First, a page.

Thursday 9 July 2015

Romano-British Cloaks by Caroline Lawrence

Hooded cloak like my mother's
When I left California to study Classics at Cambridge, my mother gave me her fine hooded cloak of charcoal grey wool that she had bought in Chamonix on her honeymoon. Stylish as well as warm, the cloak protected me from the biting winds and frequent drizzle of East Anglia. I would cycle from Newnham College to my lectures with it billowing out behind me. One day I trustingly left it on a hook with other coats in the vestibule outside a lecture room. When I came out it was gone. I think it was the first time I have ever been robbed. At that moment I felt shock and a deep sadness. A precious link to my mother had been lost forever. I went to the police and put up notices but I never saw it again.

If I’d lived two thousand years earlier in Roman Britain, I would have been more than sad; I would have been mad.

replica Roman loom with "loom sword" at Fishbourne
In chilly provinces during Roman times, the theft of the cloak was not just a nuisance; it could often mean the difference between life and death. A person's cloak often doubled as their blanket at night. If you caught a chill through lack of adequate covering, you might die. And in those days you couldn’t just wander down to Marcus et Spencerius to buy a new one. Someone had to collect the wool, spin it into yarn, weave the yarn into cloth, then sew that cloth. That took time and skill, and a woollen cloak might cost perhaps a month’s salary. The purchase of a new or even second-hand cloak might have meant a trip to the nearest town on market day.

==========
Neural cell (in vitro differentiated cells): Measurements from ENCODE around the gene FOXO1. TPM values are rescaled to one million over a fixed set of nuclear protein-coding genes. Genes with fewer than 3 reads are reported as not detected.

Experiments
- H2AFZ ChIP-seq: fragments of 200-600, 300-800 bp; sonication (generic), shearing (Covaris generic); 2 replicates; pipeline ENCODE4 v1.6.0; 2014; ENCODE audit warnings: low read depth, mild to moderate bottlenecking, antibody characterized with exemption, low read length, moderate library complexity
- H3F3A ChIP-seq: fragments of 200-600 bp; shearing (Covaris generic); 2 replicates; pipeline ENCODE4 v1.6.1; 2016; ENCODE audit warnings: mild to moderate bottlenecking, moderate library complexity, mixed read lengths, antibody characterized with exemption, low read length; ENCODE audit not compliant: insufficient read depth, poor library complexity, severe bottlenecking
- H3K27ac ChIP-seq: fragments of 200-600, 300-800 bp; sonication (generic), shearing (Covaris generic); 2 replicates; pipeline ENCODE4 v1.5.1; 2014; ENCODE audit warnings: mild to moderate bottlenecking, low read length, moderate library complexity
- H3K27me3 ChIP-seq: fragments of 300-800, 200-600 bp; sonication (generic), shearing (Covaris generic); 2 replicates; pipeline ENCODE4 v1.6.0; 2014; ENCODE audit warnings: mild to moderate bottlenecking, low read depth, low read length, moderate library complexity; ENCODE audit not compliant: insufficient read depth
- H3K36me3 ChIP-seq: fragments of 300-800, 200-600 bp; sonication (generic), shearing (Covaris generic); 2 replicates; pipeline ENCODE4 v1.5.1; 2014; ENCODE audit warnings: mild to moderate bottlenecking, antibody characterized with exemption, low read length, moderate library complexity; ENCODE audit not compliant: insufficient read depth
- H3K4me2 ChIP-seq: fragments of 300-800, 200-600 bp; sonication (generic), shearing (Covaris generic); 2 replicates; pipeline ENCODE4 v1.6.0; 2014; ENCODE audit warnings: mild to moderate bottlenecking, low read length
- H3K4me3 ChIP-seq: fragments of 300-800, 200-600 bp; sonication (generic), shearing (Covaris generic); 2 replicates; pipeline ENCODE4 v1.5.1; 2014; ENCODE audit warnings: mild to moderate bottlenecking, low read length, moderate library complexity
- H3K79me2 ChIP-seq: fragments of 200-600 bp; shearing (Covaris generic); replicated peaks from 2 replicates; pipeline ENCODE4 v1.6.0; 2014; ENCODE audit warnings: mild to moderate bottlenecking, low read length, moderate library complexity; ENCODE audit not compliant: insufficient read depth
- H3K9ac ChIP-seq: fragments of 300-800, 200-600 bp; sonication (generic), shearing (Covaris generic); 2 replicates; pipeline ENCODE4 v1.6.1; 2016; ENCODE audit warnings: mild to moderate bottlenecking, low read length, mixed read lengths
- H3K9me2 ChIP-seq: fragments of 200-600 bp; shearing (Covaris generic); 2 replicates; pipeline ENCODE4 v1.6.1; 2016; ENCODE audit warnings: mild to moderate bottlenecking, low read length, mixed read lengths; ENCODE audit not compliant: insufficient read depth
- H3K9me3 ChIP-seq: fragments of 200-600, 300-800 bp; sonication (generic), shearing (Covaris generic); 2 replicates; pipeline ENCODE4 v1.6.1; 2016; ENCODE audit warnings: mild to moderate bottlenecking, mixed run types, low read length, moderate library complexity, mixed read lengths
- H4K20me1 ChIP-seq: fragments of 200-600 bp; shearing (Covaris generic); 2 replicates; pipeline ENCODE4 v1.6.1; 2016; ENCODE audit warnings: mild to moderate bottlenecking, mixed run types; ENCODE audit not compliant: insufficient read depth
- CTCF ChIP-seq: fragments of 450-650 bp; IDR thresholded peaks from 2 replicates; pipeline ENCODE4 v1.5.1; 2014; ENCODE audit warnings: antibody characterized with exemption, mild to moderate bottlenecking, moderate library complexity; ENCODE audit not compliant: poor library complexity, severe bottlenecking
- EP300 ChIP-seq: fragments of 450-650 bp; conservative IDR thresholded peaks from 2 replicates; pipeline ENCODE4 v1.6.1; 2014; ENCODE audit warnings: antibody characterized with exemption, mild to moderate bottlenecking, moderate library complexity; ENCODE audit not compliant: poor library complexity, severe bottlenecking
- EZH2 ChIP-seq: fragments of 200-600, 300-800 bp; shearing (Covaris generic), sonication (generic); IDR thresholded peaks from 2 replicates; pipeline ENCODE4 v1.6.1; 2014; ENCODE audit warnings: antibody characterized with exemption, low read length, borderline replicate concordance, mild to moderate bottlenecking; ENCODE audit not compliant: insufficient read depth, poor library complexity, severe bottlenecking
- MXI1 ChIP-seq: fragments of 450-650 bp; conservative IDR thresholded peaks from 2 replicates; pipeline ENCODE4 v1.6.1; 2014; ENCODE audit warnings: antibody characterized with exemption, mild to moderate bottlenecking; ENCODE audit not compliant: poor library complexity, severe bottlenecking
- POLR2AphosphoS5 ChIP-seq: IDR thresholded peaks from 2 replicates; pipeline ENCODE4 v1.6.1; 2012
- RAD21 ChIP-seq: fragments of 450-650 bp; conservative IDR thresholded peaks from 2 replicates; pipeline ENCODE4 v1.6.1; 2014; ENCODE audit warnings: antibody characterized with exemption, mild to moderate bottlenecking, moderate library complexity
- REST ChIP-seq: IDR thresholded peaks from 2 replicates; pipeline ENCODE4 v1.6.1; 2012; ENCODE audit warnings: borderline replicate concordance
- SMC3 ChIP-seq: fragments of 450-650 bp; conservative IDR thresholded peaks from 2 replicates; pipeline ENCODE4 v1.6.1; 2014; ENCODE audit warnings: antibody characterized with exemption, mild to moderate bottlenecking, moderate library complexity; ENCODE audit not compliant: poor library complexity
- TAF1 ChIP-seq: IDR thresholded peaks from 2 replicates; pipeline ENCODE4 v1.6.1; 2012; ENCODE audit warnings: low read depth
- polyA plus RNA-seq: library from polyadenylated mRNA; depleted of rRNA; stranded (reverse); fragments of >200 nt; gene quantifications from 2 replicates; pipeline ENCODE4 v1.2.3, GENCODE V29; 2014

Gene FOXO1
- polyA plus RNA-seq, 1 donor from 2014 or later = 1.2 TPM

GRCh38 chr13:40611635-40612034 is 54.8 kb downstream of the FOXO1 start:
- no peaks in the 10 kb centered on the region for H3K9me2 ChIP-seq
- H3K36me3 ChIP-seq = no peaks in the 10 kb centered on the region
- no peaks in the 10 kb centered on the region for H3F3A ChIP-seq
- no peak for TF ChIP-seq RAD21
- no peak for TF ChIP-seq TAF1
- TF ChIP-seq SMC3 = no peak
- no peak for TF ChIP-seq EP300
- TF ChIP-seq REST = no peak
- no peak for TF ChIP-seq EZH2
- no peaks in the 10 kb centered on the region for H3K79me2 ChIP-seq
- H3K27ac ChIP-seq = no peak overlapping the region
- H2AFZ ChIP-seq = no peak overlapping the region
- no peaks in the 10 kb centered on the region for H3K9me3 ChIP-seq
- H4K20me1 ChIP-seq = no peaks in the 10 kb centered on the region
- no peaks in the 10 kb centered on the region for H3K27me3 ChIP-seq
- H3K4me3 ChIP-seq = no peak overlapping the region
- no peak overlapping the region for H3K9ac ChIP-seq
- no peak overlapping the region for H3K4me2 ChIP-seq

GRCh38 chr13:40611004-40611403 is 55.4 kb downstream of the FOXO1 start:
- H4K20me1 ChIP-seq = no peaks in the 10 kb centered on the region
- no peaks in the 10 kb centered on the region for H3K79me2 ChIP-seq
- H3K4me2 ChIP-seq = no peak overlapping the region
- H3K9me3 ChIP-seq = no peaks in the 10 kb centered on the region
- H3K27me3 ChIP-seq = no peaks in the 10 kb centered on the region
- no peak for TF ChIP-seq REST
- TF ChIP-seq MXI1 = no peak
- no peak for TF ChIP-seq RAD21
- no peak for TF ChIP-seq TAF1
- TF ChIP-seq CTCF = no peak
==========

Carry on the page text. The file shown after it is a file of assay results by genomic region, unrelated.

a bardocucullus from the Roman Mysteries
In Roman Britain, cloaks were very popular. Some were short, others were long. Some were impregnated with lanolin, the smelly oil that made them waterproof. Some had hoods, others didn’t. Some were popular with soldiers, others with civilians. One thing Roman cloaks didn’t have were pockets, but the Romans didn’t miss them because they hadn’t been invented yet. The poet Martial wrote a two-line gift tag for the Saturnalia gift of a bardocucullus, which was just a hood that you could wear under a cloak. He also wrote about a hooded cape called a paenula: ‘Even if you go on a journey with clear skies, don't forget a paenula made of leather, in case of sudden showers!’

Here’s part of a lead curse tablet found in the famous hot springs of Bath Spa:

drawing of lead curse tablet by Richard Lawrence
From Docilianus, son of Brucerus, to the most holy goddess Sulis: I curse the person who stole my hooded cloak, whether man or woman, whether slave or free, and I ask that you not allow him a moment’s sleep until he has returned my hooded cloak to your temple.

Docilianus of Bath Spa was angry, but not as angry as the man who wrote this curse from Caerleon in Wales:

To the goddess Nemesis, I give you my stolen cloak and a pair of boots; let the man who is wearing them now pay for them with his life and blood!